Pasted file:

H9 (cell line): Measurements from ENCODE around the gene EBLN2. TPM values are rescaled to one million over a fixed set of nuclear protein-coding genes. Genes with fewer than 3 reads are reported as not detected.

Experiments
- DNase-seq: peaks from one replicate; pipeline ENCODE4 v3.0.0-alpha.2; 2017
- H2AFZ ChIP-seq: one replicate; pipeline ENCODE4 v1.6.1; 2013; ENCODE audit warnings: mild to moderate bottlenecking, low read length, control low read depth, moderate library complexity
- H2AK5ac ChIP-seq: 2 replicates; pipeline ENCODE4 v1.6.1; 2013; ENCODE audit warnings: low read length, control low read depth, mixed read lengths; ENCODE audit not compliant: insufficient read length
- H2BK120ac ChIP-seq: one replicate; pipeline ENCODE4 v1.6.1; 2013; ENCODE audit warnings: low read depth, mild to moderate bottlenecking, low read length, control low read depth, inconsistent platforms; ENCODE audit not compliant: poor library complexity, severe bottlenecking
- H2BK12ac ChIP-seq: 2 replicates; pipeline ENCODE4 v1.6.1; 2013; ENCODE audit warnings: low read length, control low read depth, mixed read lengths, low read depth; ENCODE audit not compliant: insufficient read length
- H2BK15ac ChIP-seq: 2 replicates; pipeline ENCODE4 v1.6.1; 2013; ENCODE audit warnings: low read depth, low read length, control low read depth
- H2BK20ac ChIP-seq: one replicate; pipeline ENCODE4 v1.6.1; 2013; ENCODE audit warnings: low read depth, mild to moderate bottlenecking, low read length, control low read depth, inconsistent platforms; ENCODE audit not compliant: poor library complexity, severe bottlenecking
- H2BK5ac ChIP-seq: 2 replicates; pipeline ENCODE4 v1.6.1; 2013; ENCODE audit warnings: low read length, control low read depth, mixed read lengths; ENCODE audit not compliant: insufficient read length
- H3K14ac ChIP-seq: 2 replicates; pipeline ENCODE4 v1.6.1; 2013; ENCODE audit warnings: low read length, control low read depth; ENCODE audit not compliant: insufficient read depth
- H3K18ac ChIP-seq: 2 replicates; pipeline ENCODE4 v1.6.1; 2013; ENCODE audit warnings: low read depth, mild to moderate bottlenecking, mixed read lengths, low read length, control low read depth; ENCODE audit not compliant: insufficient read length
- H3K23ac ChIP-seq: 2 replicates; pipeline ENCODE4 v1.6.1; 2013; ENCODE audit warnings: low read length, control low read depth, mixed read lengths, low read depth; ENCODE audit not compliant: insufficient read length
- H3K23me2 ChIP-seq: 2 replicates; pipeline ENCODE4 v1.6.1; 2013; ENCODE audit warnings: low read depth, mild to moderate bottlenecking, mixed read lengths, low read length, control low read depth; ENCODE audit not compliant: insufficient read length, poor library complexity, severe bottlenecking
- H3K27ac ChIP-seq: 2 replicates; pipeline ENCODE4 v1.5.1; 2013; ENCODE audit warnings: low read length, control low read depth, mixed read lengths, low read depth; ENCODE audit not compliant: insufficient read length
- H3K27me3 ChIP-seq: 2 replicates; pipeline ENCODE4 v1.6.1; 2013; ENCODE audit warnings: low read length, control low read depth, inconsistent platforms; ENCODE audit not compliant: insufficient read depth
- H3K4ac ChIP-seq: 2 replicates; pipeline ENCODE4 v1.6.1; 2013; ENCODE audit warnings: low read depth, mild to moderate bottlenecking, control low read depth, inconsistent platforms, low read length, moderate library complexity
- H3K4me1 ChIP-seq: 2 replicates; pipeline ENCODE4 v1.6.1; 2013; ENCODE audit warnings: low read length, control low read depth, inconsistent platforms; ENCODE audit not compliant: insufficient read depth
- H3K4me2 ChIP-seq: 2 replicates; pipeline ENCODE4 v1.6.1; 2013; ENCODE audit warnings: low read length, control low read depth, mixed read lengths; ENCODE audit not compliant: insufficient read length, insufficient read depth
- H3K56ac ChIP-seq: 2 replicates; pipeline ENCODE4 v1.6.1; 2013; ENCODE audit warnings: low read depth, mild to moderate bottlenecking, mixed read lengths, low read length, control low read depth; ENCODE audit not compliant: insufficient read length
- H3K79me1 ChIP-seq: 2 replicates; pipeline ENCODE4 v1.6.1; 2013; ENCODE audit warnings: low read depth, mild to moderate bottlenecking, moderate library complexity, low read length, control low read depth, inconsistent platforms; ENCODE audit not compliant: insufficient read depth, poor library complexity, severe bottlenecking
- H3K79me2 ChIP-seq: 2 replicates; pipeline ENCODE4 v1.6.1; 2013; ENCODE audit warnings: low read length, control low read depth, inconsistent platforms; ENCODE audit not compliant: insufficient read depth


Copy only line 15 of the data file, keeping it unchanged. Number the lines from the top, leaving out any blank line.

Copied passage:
- H3K27ac ChIP-seq: 2 replicates; pipeline ENCODE4 v1.5.1; 2013; ENCODE audit warnings: low read length, control low read depth, mixed read lengths, low read depth; ENCODE audit not compliant: insufficient read length